Fort Worth artist Christopher Blay prefers not to talk about himself. In fact, he will not. “My work is more than my biography,” he explains.
Instead, Blay designates his art as functioning as an extension of who he is as a person and his interests. “I can talk about my work as using everyday materials to describe the world from my perspective,” he says. Blay’s creative interests include art, photography and community, and his work covers all three of those areas using materials that are very specific to what he’s doing.
American Trip Road is the title of Blay’s art he created from found images. The works came from his experience of going through garage sales, thrift stores and antique shops collecting photographs. Going through those images, Blay realized that 99 percent do not show African Americans. “I don’t see that as some sort of sabotaging of history. It’s just a snapshot of the way the world looked at the time,” he says. “The most visible and recorded images for posterity were images that did not include African Americans.” His attempt was to recontextualize those images. “I felt if an alien landed on Earth and collected all the images from that period, they would think that the images they had were a true reflection of the people who existed on this planet. For me, juxtaposing those images, reframing them and recontextualizing them, was a way to give a more accurate picture of everyone who existed at the time,” Blay says.
The Ark on Noah St. in Dallas speaks to Blay’s dedication to community engagement. Blay designed a Noah’s Ark in March of 2014 on the parking lot of Greater El Bethel Baptist Church to draw attention to vacant and abandoned homes threatening the Historic 10th Street District. He and neighborhood residents used a 20-foot shipping container covered with doors, windows and screens that were collected from a salvage yard and from abandoned homes. The dimensions were 30 feet long, 16 feet high and 8 feet wide. This is a recurring project. The vessel, which remains for 40 days and 40 nights, will be rebuilt on May 2. A festival has been created around it as a way of creating a cultural capital for the neighborhood. In the spirit of animals two-by-two, Blay gives the residents 2-foot square panels and encourages them to create their family stories. Many of them add photographs, letters and family histories.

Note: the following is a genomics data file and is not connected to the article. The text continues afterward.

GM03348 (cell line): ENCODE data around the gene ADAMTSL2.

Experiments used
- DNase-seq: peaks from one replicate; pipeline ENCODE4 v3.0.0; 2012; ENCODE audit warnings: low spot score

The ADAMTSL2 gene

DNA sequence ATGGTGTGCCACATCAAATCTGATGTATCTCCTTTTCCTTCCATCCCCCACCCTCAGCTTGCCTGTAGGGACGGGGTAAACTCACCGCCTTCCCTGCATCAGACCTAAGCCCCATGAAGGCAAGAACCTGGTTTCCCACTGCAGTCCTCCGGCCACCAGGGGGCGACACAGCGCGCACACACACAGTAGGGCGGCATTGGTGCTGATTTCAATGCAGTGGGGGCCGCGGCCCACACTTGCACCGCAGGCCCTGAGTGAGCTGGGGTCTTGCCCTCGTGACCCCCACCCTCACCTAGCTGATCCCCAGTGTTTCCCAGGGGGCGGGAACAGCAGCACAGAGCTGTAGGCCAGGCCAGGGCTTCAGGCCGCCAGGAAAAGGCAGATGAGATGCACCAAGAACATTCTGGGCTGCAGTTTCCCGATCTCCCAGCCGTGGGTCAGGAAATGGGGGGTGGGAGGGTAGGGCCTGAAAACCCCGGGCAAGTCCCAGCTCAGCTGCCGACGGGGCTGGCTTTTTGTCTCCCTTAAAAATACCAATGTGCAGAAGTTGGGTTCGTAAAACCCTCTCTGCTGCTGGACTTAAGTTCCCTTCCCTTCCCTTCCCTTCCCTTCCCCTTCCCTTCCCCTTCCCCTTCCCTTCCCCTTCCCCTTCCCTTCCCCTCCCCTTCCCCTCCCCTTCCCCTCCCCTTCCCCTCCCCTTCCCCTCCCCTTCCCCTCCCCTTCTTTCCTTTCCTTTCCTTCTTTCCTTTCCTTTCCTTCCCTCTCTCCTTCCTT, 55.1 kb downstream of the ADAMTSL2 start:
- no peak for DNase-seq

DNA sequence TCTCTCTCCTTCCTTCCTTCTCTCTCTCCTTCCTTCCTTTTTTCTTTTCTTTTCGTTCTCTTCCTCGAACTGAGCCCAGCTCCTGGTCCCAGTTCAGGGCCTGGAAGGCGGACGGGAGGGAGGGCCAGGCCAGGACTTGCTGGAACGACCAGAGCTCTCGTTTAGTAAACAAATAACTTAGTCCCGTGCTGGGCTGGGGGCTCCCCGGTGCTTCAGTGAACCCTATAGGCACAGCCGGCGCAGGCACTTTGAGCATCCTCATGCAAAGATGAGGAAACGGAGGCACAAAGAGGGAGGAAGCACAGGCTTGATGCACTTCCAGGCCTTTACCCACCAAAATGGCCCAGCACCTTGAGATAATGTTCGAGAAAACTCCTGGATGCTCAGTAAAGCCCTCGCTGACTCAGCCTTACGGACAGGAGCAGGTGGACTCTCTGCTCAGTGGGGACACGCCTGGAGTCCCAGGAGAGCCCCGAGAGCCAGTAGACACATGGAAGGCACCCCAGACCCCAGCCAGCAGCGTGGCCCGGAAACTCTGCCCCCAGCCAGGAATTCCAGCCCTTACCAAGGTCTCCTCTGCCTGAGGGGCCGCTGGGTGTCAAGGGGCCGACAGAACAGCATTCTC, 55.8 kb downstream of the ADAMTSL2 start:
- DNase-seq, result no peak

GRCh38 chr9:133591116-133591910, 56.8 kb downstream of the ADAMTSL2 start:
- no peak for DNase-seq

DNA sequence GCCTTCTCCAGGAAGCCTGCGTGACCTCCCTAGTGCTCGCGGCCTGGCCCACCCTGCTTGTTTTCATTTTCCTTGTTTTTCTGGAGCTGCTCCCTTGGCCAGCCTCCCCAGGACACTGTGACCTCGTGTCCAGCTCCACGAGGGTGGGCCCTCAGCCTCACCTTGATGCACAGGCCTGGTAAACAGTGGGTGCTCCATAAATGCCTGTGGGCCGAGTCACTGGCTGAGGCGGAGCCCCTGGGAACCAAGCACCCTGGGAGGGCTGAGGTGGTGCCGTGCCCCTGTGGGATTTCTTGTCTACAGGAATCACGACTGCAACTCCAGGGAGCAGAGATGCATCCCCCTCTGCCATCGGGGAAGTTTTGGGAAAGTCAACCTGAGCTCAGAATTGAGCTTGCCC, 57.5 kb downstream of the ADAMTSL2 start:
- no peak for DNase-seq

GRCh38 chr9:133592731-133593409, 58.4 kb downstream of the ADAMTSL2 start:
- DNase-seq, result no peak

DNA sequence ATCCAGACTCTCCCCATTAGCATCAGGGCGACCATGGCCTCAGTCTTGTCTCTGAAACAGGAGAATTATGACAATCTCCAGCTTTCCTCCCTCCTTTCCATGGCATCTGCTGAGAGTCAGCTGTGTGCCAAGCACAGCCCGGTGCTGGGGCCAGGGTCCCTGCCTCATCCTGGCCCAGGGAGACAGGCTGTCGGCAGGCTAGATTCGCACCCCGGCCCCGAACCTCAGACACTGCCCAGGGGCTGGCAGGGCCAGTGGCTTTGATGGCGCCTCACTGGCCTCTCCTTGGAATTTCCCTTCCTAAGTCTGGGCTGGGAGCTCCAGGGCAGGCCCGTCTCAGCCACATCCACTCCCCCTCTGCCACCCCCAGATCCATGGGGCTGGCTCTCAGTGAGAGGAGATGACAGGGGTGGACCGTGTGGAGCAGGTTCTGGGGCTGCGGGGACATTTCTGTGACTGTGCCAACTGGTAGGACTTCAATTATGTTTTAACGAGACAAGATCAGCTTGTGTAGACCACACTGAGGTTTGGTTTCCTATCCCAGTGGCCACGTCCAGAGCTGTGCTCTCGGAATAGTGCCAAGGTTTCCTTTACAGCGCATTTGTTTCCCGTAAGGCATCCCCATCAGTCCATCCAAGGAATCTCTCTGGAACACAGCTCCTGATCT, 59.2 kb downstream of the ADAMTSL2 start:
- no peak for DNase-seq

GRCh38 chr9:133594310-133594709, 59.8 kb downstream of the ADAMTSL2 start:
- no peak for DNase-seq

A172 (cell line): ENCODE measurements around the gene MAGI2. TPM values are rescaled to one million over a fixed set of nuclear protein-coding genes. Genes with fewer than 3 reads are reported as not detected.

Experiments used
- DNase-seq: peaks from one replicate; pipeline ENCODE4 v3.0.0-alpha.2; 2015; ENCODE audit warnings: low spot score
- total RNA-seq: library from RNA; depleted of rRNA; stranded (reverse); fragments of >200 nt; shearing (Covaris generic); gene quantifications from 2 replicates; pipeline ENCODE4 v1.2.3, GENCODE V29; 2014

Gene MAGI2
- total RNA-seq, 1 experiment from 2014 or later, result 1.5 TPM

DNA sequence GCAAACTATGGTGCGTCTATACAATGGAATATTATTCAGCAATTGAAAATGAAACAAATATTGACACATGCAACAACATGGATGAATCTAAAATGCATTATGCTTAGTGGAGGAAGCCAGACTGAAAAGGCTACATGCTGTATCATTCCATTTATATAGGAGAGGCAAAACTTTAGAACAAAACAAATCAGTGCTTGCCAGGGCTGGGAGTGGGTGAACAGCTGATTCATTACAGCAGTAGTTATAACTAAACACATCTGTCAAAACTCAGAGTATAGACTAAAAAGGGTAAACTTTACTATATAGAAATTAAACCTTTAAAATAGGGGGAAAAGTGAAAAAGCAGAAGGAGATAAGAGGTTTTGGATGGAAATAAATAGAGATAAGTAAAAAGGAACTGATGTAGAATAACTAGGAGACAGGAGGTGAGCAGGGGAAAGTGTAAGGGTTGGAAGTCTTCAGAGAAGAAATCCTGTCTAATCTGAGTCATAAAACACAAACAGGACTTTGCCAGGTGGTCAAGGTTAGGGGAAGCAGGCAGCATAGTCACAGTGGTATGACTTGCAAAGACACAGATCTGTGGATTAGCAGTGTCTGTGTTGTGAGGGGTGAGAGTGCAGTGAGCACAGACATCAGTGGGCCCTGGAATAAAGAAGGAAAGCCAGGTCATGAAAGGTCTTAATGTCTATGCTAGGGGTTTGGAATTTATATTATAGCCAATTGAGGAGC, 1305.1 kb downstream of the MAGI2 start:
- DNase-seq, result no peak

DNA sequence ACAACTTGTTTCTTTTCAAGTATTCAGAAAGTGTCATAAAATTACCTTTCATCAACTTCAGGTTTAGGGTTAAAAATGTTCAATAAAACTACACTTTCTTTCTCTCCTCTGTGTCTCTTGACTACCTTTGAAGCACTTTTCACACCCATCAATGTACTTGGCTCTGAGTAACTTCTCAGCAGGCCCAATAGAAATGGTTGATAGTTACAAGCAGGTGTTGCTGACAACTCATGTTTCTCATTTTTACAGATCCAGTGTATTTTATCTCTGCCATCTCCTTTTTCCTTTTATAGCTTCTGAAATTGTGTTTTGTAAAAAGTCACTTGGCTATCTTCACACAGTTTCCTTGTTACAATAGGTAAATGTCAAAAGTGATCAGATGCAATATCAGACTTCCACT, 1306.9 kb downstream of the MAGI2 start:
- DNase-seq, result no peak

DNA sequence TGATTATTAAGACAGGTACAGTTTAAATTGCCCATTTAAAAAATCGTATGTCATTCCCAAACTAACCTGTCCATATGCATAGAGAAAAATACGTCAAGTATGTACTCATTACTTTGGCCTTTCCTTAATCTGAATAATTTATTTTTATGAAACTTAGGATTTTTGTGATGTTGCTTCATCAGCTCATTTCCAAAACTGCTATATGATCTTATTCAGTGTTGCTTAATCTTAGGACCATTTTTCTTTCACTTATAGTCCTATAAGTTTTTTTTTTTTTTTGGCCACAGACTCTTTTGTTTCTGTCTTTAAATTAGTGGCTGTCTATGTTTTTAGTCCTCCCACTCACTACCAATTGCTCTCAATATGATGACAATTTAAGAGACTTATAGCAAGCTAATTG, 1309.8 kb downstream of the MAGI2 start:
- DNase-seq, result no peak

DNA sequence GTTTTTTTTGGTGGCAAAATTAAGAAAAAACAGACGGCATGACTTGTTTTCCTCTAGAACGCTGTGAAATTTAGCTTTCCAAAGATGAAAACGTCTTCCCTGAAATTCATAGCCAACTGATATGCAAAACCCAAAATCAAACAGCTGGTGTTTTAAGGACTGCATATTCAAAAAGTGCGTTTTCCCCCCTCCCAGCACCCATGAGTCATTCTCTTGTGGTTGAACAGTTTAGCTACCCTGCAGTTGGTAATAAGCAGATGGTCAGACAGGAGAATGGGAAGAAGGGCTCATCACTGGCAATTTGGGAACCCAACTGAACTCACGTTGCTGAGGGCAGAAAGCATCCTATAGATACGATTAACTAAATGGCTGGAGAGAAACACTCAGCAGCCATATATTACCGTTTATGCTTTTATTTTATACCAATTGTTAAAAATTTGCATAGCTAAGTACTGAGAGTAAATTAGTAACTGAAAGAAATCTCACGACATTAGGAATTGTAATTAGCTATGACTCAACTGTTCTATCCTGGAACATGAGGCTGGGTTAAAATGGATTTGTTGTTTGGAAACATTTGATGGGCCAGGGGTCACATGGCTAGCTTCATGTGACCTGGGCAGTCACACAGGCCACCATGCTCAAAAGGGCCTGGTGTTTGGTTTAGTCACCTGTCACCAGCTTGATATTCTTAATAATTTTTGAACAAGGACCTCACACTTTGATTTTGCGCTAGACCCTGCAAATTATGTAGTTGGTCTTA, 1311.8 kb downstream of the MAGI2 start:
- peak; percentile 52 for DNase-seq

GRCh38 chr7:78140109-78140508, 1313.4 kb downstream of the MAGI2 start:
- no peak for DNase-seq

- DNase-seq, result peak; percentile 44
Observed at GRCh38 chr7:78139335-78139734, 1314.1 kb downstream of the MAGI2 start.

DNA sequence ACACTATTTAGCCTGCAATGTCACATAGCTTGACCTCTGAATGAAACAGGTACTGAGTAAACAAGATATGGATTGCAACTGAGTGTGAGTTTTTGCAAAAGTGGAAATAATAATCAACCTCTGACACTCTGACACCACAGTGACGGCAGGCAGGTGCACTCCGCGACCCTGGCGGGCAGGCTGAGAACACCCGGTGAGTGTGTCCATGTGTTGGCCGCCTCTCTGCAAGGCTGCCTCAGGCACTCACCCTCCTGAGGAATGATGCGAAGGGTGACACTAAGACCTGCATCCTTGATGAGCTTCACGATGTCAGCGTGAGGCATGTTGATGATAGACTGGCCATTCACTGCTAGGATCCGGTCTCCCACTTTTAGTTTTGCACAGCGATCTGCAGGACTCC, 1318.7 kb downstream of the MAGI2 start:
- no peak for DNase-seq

“When the inevitable development comes and displaces because of all the vacancies in the neighborhood, there’s a hope that with something culturally significant there, the neighborhood will be tied to the greater Dallas community, and there will be some inclusion of the residents to make it affordable,” Blay explains. “The residents there can’t move to more affluent neighborhoods.”
Blay's initial inspiration in creating art came from his two older brothers. He and his friends drew from Marvel comic books and tried to draw the way his brothers did. In his preteen years, Blay wrote an illustrated Sci-Fi story about a city in the clouds with strange stairways that went through both worlds.
His formal study of art began at Tarrant County College, 17 years ago. Blay received his Bachelor of Fine Arts degree from Texas Christian University in 2003.
“Although I think art is a serious pursuit, I also think that sometimes it creates more barriers to communication than actually communicating. My work kind of lies in the middle of that,” he says. “We have life coming at us at such a fast pace that sometimes it prevents us from doing things we want to do. I try to make art in spite of that.”
Blay is engaged in preliminary planning for a sculptural public art installation on East Rosedale Avenue for the City of Fort Worth through the Public Art Commission.